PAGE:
George Riddoch was born at Keith, Banffshire, the eldest son of George Riddoch of Rothiemay, and was educated at Gordon’s College, Aberdeen, He graduated as M.B, Ch.B, at Aberdeen University in 1913, having won many distinctions as a student, and, deciding to specialise in neurology, became a resident at the West End Hospital for Nervous Diseases in London. His work as an R.A.M.C. captain attached to the Empire Hospital for Injuries of the Nervous System during the 1914-1918 War brought him into touch with Henry Head, who encouraged him to publish valuable papers on visual perception after war injuries and on the reflex functions of the divided spinal cord. On demobilisation, he joined the newly established medical unit at the London Hospital and the staff of the Hospital for Epilepsy and Paralysis, Maida Vale. He began consulting practice in 1924, on election to the staff of the former, and quickly achieved success. He was also appointed to the staff of the National Hospital for the Paralysed and Epileptic and became consulting neurologist to the Claybury Mental Hospital. He examined for his old University and delivered the Lumleian Lectures at the Royal College of Physicians in 1938. A year later, at the start of the Second World War, he was made head of the E.M.S. Neurological Unit at Chase Farm Hospital, to which his own neurological department at the London Hospital had been evacuated. In 1941 he was appointed consulting neurologist to the Army, with the rank of brigadier, and at the end of the War he accepted the same appointment from the Ministry of Pensions.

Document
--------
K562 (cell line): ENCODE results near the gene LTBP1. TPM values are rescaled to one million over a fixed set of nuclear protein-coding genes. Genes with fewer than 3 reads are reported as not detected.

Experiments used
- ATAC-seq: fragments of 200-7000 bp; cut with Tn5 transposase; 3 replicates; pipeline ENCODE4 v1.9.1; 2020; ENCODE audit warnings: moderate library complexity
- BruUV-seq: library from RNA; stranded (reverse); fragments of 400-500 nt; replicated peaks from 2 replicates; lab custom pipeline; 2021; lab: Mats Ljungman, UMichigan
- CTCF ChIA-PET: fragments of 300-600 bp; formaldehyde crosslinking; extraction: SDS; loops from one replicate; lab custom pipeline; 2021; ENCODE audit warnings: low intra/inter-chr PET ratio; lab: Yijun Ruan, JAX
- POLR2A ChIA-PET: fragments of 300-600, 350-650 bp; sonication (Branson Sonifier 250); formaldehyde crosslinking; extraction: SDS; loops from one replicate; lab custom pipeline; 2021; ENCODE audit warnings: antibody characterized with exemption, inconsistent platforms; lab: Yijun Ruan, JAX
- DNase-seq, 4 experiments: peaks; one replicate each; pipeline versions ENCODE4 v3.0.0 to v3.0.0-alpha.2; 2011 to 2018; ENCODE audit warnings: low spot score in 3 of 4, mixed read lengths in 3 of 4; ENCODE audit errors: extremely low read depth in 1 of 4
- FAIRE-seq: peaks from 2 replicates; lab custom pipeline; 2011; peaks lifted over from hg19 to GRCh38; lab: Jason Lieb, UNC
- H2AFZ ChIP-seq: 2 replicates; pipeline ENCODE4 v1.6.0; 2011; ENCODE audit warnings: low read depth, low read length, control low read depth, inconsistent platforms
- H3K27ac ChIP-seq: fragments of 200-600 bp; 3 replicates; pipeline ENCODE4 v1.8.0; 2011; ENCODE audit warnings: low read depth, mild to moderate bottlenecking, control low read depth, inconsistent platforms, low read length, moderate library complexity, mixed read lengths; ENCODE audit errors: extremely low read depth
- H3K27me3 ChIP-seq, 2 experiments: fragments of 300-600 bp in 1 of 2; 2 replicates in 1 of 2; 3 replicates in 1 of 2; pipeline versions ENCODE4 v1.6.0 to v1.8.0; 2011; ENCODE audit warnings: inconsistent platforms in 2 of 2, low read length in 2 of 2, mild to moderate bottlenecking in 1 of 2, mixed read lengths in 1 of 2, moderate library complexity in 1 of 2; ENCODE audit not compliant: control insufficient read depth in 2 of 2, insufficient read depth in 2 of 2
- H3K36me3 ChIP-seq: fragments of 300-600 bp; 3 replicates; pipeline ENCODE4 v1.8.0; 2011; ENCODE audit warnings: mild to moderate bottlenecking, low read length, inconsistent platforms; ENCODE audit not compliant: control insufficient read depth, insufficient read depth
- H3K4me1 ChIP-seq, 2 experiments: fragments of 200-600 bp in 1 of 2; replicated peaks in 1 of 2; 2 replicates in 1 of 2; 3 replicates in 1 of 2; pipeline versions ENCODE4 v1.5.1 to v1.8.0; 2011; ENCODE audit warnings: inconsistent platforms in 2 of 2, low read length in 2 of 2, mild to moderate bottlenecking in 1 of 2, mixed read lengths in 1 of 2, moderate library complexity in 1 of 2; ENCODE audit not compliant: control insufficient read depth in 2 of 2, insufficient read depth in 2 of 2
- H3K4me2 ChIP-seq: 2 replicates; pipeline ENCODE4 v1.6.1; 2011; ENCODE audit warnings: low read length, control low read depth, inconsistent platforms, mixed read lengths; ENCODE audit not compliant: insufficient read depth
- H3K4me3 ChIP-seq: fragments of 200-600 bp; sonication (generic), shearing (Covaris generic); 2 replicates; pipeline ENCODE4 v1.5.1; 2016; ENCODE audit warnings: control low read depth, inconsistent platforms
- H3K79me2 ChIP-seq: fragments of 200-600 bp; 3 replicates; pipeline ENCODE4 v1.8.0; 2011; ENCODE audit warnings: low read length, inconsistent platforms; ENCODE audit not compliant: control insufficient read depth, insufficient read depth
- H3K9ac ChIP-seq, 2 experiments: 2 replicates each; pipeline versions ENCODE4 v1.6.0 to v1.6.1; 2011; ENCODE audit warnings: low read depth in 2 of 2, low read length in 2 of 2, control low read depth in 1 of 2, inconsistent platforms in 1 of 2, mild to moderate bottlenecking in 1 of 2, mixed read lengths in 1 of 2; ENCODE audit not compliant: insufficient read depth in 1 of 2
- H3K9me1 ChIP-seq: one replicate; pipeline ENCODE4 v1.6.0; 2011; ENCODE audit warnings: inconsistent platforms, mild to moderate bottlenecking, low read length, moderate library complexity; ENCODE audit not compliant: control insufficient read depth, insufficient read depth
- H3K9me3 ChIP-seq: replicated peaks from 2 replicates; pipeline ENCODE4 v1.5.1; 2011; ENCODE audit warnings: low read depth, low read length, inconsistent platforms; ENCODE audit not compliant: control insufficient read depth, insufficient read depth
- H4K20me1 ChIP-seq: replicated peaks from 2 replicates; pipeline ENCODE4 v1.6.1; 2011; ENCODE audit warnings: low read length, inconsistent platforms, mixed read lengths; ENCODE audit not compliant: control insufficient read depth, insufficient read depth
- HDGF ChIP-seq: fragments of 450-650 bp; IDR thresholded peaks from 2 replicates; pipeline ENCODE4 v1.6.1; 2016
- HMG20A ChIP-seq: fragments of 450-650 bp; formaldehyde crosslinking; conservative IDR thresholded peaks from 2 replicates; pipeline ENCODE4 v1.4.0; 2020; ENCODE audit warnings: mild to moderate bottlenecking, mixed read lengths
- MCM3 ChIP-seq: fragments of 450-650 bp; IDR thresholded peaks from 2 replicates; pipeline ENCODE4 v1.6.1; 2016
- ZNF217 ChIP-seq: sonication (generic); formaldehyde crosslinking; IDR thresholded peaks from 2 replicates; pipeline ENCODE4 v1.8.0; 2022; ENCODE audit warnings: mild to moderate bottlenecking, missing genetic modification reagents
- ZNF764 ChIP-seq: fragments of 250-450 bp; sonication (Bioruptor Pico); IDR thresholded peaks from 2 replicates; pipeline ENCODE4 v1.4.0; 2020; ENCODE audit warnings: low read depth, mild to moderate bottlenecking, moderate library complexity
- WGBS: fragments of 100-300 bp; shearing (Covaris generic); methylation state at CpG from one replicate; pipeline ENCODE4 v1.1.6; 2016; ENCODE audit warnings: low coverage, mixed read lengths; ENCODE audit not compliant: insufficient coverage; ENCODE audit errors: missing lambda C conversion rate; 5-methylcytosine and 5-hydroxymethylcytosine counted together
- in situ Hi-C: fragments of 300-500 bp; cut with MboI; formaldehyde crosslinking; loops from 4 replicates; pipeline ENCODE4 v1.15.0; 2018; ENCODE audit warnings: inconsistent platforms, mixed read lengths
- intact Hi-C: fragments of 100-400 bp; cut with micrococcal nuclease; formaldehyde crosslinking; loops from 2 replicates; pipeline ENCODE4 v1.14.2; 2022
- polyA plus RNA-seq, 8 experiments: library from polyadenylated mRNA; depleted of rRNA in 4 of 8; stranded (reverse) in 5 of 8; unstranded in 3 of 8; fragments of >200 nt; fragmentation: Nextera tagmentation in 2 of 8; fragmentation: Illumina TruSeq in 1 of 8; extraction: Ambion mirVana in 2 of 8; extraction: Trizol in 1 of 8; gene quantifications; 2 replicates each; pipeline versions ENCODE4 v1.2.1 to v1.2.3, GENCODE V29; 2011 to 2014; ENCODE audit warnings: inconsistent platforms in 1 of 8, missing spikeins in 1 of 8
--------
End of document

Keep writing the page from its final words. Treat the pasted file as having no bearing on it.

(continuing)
Riddoch’s ability was apparent in every task that he undertook and for this reason his researches, which had shown early promise, suffered as the claims of his practice increased. Here, as in his teaching, his proficiency was enhanced by a humorous and lovable personality, that made " Wee Georgie", with his stock of Aberdonian tales and infectious laugh, a universally popular figure. In his leisure he delighted in books and music, fishing, and the country life of Rothiemay. He married in 1916 Margaret, daughter of John Ledingham of Aberdeen, and had two sons, and a daughter. He died in the London Hospital.
G H Brown
[Lancet, 1947; B.M.J., 1947; Presidential Address to R.C.P., 1948, 15]